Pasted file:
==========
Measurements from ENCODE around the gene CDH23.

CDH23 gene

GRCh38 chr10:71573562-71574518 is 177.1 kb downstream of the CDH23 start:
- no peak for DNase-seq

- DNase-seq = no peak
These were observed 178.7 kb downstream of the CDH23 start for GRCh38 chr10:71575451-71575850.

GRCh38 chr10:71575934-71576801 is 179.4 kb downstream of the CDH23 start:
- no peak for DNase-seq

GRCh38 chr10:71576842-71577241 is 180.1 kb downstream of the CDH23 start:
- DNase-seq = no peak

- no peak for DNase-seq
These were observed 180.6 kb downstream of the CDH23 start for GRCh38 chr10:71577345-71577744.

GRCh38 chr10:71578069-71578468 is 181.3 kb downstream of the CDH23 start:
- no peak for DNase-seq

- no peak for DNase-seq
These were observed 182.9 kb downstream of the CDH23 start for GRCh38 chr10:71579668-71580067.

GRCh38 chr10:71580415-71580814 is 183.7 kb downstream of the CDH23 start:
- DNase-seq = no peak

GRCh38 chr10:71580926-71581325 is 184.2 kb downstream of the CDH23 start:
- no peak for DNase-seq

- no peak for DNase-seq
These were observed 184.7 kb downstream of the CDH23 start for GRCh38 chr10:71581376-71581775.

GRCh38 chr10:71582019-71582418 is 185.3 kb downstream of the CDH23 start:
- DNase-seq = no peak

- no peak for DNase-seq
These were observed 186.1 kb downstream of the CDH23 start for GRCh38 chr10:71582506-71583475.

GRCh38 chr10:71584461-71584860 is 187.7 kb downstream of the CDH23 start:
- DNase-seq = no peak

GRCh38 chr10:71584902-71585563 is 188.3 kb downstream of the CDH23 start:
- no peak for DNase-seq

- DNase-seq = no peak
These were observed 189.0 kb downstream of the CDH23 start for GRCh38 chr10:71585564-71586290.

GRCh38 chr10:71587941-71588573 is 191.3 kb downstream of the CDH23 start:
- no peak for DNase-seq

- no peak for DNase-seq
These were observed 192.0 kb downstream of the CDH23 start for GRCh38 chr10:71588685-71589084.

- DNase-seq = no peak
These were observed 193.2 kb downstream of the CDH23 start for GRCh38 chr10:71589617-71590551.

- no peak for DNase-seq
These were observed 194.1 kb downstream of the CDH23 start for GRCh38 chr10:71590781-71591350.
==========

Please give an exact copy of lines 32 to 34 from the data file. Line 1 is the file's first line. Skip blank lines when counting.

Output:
These were observed 189.0 kb downstream of the CDH23 start for GRCh38 chr10:71585564-71586290.

GRCh38 chr10:71587941-71588573 is 191.3 kb downstream of the CDH23 start:
- no peak for DNase-seq